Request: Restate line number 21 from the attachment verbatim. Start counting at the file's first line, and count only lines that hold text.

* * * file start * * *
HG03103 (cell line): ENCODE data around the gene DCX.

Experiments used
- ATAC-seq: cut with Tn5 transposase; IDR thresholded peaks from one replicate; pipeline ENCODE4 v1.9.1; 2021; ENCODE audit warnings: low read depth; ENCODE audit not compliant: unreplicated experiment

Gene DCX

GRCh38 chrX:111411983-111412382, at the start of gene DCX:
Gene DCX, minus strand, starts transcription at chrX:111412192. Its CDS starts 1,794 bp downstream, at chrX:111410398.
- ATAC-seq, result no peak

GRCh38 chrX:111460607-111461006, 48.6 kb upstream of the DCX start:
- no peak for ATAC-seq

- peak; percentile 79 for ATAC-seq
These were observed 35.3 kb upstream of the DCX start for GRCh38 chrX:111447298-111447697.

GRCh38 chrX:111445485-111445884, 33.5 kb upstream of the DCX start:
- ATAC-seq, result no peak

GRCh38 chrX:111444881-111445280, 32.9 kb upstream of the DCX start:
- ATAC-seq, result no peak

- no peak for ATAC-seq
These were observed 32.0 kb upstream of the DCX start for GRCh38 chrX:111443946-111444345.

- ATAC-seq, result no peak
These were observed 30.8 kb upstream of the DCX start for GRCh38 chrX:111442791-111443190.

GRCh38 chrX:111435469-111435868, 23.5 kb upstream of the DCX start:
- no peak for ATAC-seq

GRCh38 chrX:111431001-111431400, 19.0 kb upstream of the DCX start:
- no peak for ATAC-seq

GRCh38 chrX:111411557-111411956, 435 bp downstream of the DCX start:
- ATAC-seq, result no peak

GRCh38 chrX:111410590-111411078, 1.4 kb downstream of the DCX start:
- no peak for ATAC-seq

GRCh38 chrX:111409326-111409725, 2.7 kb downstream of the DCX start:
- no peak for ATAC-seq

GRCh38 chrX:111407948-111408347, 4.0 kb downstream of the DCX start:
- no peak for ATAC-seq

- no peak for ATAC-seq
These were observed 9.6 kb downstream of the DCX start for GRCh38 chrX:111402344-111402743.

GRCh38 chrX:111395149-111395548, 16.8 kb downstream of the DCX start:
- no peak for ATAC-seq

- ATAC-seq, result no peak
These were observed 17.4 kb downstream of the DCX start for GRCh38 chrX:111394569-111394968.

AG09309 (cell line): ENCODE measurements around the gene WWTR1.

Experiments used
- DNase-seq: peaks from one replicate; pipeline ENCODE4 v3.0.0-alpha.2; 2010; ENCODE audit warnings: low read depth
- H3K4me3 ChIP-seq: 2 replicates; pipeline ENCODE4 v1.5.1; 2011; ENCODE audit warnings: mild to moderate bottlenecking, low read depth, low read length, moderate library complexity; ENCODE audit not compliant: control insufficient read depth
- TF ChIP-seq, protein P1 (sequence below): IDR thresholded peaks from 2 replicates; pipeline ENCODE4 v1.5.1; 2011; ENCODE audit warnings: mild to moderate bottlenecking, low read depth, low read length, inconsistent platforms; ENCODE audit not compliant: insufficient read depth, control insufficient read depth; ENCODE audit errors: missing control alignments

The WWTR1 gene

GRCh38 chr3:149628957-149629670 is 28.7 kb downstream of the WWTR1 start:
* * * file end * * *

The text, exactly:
- no peak for ATAC-seq